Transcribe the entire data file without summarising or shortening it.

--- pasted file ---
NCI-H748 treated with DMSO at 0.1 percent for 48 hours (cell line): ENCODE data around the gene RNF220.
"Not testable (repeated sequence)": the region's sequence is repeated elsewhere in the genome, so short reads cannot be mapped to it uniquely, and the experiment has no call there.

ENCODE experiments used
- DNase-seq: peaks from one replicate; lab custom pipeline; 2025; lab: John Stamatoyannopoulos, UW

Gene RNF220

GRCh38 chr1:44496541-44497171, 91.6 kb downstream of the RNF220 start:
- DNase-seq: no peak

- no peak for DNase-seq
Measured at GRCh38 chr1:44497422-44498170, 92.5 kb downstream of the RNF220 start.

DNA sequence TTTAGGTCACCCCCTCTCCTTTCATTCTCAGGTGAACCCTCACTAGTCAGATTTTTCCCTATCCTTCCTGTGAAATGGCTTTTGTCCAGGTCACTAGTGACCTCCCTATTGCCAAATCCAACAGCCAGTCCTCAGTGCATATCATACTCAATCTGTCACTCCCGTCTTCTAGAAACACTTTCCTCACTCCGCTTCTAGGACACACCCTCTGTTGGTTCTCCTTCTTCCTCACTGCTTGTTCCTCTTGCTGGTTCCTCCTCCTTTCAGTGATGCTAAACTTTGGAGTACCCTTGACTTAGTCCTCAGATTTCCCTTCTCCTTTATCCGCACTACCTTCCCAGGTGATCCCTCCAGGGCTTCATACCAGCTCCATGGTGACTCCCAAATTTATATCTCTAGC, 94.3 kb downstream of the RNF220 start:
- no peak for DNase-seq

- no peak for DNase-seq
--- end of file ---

NCI-H748 treated with DMSO at 0.1 percent for 48 hours (cell line): ENCODE data around the gene RNF220.
"Not testable (repeated sequence)": the region's sequence is repeated elsewhere in the genome, so short reads cannot be mapped to it uniquely, and the experiment has no call there.

ENCODE experiments used
- DNase-seq: peaks from one replicate; lab custom pipeline; 2025; lab: John Stamatoyannopoulos, UW

Gene RNF220

GRCh38 chr1:44496541-44497171, 91.6 kb downstream of the RNF220 start:
- DNase-seq: no peak

- no peak for DNase-seq
Measured at GRCh38 chr1:44497422-44498170, 92.5 kb downstream of the RNF220 start.

DNA sequence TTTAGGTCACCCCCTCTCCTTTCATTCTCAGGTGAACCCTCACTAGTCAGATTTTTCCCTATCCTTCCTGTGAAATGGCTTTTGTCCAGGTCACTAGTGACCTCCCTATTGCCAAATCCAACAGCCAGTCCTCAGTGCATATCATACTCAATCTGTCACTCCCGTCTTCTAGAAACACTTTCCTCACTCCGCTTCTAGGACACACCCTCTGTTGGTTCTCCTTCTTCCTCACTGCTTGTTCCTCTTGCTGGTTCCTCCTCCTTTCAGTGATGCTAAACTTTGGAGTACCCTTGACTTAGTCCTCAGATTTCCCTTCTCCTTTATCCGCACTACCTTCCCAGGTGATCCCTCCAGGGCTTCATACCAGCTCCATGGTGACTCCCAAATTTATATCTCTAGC, 94.3 kb downstream of the RNF220 start:
- no peak for DNase-seq

- no peak for DNase-seq